Becoming an ICU doctor in Australia and New Zealand

ICU doctors

Intensive Care Unit (ICU) doctors, or intensivists, play an important role in the healthcare systems of Australia and New Zealand, providing care to patients in the most critical conditions. The path to becoming an ICU doctor in these countries is demanding yet rewarding, with various opportunities and challenges along the way.

Demand for ICU Doctors

Both Australia and New Zealand face a constant demand for ICU doctors, exacerbated by global health crises such as the COVID-19 pandemic. This demand is particularly high in rural and remote areas, where medical facilities often struggle to attract and retain specialist medical staff.


In terms of remuneration, ICU doctors in Australia and New Zealand are among the highest-paid medical professionals. In Australia, ICU specialists can earn between AUD $250,000 to $500,000 per year, depending on experience and location. In New Zealand, the annual salary range is NZD $200,000 to $400,000. Locum ICU doctors often command higher rates due to the urgent and flexible nature of their roles. In Australia, we are seeing locum ICU consultants earn over AUD $2,500 per day.

Career pathways

The career of an ICU doctor can vary significantly. Many choose to sub-specialise in areas such as paediatric intensive care, cardiothoracic intensive care, or neuro-intensive care. Work environments vary from major metropolitan hospitals to smaller regional and rural hospitals. Both permanent and locum positions are available, with locum roles offering flexibility and the opportunity to work in diverse settings.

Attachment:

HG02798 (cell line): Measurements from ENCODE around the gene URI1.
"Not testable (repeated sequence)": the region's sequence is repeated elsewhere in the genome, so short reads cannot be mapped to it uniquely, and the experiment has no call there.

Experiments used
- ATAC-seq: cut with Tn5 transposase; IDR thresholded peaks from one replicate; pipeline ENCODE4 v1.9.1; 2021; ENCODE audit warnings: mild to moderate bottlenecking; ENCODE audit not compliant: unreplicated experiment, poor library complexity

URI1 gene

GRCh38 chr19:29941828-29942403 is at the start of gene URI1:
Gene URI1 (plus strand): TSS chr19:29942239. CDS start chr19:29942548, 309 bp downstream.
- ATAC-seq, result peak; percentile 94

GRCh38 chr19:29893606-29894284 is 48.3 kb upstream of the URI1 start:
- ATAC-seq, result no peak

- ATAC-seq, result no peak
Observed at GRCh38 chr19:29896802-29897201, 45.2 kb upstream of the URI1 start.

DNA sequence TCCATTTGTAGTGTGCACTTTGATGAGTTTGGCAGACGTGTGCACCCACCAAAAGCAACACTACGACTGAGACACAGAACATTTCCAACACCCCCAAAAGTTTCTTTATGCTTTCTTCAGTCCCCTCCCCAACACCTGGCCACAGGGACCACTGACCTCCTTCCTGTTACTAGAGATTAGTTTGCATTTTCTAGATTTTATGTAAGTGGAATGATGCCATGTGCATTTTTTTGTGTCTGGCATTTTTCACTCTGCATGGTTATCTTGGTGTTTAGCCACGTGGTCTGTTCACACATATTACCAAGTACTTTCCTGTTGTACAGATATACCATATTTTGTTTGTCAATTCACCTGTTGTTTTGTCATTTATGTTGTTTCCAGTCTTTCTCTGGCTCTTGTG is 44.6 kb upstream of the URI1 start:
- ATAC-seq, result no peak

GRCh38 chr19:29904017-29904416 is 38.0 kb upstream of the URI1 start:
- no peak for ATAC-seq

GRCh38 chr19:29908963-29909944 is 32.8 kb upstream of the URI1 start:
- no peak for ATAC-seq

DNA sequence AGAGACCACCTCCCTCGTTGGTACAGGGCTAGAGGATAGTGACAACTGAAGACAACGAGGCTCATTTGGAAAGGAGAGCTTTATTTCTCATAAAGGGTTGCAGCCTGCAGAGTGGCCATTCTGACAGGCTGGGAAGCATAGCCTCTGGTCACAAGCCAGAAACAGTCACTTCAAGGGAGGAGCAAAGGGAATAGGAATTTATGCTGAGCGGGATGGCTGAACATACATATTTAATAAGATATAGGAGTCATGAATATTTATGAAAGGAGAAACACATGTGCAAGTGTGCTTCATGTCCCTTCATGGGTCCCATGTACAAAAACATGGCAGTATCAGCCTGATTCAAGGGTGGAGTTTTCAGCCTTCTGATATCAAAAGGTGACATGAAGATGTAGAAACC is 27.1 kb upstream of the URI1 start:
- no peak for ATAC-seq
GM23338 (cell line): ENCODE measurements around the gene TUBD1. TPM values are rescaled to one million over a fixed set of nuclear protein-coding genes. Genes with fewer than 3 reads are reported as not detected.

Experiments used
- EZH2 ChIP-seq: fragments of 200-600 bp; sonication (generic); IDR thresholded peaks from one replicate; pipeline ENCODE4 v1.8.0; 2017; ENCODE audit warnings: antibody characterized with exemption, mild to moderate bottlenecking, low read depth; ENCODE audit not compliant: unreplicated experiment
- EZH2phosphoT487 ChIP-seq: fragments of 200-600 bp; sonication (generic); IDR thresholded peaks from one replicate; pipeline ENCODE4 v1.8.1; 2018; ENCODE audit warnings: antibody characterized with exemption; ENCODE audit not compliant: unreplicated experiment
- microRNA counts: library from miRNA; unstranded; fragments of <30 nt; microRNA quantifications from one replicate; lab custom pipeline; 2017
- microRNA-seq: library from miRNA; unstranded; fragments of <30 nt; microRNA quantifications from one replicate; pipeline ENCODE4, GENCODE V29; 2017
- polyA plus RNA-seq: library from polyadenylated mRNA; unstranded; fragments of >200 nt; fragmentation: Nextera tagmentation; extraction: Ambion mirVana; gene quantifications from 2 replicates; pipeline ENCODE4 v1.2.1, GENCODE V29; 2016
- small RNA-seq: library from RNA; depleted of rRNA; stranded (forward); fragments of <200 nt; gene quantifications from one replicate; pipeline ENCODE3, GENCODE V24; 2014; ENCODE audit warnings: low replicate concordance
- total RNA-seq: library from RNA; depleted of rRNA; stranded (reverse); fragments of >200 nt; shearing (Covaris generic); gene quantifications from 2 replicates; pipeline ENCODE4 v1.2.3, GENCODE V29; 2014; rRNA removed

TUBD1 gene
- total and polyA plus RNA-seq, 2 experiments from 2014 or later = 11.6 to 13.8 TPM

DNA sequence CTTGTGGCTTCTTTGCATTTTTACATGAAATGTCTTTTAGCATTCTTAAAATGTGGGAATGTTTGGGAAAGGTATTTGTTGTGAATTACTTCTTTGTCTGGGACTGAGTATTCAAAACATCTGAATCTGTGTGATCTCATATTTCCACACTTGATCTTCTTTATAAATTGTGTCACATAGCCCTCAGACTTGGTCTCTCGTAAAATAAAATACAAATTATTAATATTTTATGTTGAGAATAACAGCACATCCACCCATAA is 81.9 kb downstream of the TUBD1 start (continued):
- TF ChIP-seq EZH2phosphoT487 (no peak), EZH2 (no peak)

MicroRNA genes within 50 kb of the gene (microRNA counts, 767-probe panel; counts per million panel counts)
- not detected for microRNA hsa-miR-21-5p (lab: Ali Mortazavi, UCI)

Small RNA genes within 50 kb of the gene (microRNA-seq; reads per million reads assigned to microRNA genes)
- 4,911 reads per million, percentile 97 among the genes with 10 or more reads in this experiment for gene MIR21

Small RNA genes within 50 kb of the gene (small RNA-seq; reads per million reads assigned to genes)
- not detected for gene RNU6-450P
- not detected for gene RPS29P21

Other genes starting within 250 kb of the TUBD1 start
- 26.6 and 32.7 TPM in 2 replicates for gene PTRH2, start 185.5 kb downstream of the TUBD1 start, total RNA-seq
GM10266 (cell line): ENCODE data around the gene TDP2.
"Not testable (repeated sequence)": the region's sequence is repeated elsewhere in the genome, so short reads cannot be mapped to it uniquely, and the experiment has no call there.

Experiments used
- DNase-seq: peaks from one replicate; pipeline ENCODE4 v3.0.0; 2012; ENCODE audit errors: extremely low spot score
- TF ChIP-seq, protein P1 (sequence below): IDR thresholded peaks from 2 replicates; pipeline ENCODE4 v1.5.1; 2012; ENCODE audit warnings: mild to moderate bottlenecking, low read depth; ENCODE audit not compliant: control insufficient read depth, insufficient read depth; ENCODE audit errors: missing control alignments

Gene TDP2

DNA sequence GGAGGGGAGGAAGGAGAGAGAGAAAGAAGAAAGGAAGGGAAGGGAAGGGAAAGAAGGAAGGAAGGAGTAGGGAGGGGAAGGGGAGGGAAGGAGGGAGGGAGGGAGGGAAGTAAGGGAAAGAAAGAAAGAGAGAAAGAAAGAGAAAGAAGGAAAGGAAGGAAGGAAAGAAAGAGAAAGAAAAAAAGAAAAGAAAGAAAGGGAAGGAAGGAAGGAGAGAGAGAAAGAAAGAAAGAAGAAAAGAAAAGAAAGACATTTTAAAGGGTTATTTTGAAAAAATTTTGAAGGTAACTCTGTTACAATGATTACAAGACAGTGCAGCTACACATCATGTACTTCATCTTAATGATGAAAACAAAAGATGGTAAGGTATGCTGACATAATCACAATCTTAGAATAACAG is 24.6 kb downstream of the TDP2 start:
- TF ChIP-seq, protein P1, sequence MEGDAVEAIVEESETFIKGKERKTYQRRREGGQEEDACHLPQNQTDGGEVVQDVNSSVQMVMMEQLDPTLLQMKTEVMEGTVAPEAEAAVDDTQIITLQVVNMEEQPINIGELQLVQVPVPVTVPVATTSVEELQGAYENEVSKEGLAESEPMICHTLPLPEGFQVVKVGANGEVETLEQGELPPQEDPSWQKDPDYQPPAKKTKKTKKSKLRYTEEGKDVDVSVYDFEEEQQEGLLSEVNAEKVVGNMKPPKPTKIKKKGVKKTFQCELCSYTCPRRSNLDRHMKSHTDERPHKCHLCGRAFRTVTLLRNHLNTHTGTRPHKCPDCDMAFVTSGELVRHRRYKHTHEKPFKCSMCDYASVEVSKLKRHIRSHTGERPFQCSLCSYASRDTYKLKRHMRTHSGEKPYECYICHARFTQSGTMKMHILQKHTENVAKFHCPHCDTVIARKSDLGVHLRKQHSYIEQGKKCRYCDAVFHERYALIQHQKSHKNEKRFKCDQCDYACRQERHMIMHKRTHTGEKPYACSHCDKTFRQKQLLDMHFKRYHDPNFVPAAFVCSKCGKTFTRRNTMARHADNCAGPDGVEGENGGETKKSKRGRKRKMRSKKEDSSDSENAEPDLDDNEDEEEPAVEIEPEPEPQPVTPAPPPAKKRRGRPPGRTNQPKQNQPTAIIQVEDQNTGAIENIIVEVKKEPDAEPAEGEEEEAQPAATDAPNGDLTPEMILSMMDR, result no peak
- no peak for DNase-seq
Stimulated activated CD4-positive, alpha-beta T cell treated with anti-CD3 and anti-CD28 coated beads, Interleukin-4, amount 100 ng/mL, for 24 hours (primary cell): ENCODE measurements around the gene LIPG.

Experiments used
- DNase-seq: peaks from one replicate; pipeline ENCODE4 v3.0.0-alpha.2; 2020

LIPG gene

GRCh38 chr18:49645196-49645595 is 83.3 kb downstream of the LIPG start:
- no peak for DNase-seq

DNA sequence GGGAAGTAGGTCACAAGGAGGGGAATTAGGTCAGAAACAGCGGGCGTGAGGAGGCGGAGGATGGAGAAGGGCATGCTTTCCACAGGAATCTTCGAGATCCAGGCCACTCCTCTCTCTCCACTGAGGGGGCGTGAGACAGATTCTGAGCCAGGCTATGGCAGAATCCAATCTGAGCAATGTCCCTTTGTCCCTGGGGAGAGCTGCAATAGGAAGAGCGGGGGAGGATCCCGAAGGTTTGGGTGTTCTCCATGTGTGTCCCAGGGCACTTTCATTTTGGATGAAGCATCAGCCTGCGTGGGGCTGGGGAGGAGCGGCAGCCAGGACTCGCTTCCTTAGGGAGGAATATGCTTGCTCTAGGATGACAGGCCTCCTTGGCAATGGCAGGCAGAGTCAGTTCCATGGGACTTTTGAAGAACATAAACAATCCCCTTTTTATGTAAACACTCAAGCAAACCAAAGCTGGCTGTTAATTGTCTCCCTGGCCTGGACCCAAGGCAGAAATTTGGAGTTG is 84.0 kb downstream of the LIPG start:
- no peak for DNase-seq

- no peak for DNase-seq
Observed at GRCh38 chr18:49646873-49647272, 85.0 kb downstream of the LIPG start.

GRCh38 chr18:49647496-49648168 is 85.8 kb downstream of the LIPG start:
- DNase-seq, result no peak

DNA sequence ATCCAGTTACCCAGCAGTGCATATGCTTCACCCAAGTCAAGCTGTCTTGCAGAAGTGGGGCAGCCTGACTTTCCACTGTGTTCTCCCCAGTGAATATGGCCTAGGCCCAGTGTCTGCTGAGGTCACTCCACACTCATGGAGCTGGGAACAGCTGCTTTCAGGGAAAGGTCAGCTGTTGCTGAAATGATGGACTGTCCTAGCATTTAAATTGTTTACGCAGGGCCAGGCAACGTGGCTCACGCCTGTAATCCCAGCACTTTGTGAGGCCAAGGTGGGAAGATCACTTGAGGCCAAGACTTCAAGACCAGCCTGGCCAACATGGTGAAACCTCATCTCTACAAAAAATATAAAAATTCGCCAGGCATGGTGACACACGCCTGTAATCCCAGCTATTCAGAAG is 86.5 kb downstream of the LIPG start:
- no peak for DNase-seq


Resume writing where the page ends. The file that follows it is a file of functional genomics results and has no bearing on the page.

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Lifestyle and travel

Working as an ICU doctor in Australia or New Zealand offers a lifestyle that balances intense, rewarding work with ample opportunity for relaxation and exploration. Both countries boast beautiful landscapes and vibrant cultures, providing a backdrop for a fulfilling professional and personal life. Locum positions frequently offer travel opportunities, allowing doctors to explore different parts of the country while practising medicine.

“Then you go into the hospital where you are straight into the wards, but thankfully, the medicine in Intensive Care is the same wherever you go, so it is pretty easy to just kind of get into the swing of things.” Said Medrecruit locum and ICU doctor, Dr David Silley.

Steps to becoming an ICU doctor

To become an ICU doctor, one must complete a medical degree and several years of specialised training. In Australia, this involves training with the College of Intensive Care Medicine of Australia and New Zealand (CICM), which takes a minimum of six years post-graduate. The pathway is similar in New Zealand, with additional requirements for registration with the Medical Council of New Zealand.

Necessary skills

ICU doctors need a varied set of skills, including high-level decision-making, critical thinking and the ability to work under pressure. Empathy and communication skills are also important, given the intense interactions with patients' families.

Preparing for the role

Aspiring ICU doctors should focus on gaining experience in critical care settings and pursue relevant rotations during their training. Networking with established intensivists and participating in professional forums can also provide valuable insights and opportunities.

When interviewing for ICU positions, candidates can expect questions that assess their clinical knowledge, decision-making capabilities, and ability to handle stress. Questions often involve hypothetical scenarios to gauge a candidate's performance in critical situations.

Becoming an ICU doctor in Australia or New Zealand is a challenging yet advantageous career path. It offers excellent pay, diverse working environments, and the opportunity to significantly impact patients' lives. For those looking for flexibility and variety in their medical career, locuming as an ICU doctor can be an excellent option, providing both professional growth and personal satisfaction.

Jordy Black
24 June 2024Article by Jordy BlackMedrecruit Editor